National Day of Truth and Reconciliation 2023

Download the Press Release HERE

To the University of Lethbridge community

September 30th is the National Day for Truth and Reconciliation, as well as Orange Shirt Day. This day marks an annual reminder to reflect on and recognize the harm and intergenerational trauma that the Residential School system perpetrated in the lands that are now called Canada. 

The National Day for Truth and Reconciliation became a national day of recognition after the final report from the Truth and Reconciliation Commission in 2015. The Government of Canada passed Bill C-5 in 2021 to recognize September 30 as a federal statutory day. This bill was the result of the government upholding TRC Call 80, which called upon the government to collaborate with Indigenous people to establish a statutory day to honour Survivors, their families, communities and to ensure public commemoration of the history of residential schools. This day recognizes the genocide against Indigenous people and the struggles communities continue to face as a result of the residential school system. Beyond today, it is important that we as treaty people, recognize the tragic legacy that residential schools have left, the children that were stolen, their families and communities that were left behind, and the survivors of these institutions.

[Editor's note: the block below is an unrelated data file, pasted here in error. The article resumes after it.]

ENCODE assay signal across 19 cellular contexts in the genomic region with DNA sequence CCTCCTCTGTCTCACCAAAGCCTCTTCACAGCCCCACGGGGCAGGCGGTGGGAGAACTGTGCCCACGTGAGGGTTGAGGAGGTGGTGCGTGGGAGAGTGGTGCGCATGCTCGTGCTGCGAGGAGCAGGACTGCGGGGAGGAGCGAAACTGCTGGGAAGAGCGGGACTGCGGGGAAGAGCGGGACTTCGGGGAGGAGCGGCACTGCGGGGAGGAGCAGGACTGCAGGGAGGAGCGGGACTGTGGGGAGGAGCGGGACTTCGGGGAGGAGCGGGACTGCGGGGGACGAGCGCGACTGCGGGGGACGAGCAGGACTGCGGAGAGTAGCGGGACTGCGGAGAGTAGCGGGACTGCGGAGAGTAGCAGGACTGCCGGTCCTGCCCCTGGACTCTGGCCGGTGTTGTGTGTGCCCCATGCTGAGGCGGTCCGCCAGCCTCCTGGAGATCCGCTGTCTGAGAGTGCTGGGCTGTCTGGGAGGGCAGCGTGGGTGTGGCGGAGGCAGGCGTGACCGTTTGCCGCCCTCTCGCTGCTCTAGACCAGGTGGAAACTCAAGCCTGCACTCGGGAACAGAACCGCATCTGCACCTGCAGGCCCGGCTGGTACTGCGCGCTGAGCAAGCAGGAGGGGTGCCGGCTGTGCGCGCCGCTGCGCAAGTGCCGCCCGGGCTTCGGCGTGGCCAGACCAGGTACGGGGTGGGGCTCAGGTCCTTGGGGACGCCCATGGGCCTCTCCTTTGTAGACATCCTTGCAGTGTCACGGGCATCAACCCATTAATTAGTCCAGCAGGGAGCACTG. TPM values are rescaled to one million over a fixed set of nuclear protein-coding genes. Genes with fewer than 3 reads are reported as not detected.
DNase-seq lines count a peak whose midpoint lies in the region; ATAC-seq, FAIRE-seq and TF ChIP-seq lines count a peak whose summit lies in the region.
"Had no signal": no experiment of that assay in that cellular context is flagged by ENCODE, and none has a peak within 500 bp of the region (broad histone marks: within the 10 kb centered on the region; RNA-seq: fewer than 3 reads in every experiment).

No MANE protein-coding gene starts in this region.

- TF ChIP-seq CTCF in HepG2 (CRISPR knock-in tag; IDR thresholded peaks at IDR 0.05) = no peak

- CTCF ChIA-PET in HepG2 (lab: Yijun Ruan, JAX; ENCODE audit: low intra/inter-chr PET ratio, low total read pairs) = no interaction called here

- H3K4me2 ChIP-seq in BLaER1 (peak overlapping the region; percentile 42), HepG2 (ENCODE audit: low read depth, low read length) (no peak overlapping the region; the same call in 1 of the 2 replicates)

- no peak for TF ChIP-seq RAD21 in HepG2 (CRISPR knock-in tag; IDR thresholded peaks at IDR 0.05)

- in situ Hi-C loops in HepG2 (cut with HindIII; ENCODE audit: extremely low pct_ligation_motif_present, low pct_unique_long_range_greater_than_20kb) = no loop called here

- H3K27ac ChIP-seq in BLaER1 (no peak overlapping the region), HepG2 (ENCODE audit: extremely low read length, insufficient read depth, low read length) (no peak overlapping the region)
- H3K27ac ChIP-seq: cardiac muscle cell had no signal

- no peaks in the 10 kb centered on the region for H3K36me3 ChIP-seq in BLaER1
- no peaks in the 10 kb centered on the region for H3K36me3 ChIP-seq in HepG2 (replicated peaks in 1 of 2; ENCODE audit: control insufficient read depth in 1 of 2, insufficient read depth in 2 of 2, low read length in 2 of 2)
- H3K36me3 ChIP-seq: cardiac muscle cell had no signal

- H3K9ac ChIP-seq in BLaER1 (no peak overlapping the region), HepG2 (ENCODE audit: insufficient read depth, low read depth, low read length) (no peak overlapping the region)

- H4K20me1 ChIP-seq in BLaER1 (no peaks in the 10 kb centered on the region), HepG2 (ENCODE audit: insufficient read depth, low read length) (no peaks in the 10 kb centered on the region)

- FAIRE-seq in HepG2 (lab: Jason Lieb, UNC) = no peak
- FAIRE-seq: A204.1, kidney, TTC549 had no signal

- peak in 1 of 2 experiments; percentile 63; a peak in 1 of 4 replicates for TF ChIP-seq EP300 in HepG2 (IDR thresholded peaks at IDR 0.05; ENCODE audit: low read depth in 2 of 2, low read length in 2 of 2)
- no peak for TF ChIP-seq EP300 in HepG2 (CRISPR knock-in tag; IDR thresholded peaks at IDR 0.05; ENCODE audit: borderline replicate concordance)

Orange Shirt Day officially began in 2013, inspired by Phyllis Webstad’s experience at the St. Joseph Mission Residential School near Williams Lake, BC. In 1973, Phyllis was wearing a brand new orange shirt, gifted to her by her grandmother, for her first day of school. Upon arrival, staff at the school stripped her of her belongings, including her orange shirt, dressed her in the school uniform, and Phyllis never saw her shirt again. Phyllis’s story inspired a national movement to recognize residential school survivors, their experiences, and show a commitment to the belief that every child matters. 

Today serves to honour the diverse cultures, experiences, voices, and histories of First Nation, Metis, and Inuit people. We are all individuals who live, work, learn, and play on Indigenous lands. It is important to reflect and honor the resilience, wisdom, and enduring spirit of Indigenous communities. We are all treaty people, and have a commitment to upholding and honouring treaty agreements and the TRC’s 94 Calls to Action for reconciliation. As students, we have a responsibility to educate ourselves about Indigenous history, culture, and traditions. We must challenge the myths and stereotypes that persist and seek to understand the realities faced by Indigenous peoples. By doing so, we can foster a more inclusive and compassionate society and campus community.This is not possible without a collective effort from all of us, one in which we engage in meaningful dialogue and conversations with actionable measures and steps towards ensuring Truth and Reconciliation.

Yours in solidarity,

Foster Wright, Indigenous Representative
Maleeka Thomas, President
Rachele Preston, Vice-President External
Yewoe Sackey-Forson, Vice-President Student Life
Brittany Allen, Vice-President Academic
Rikin Patel, Vice-President Operations and Finance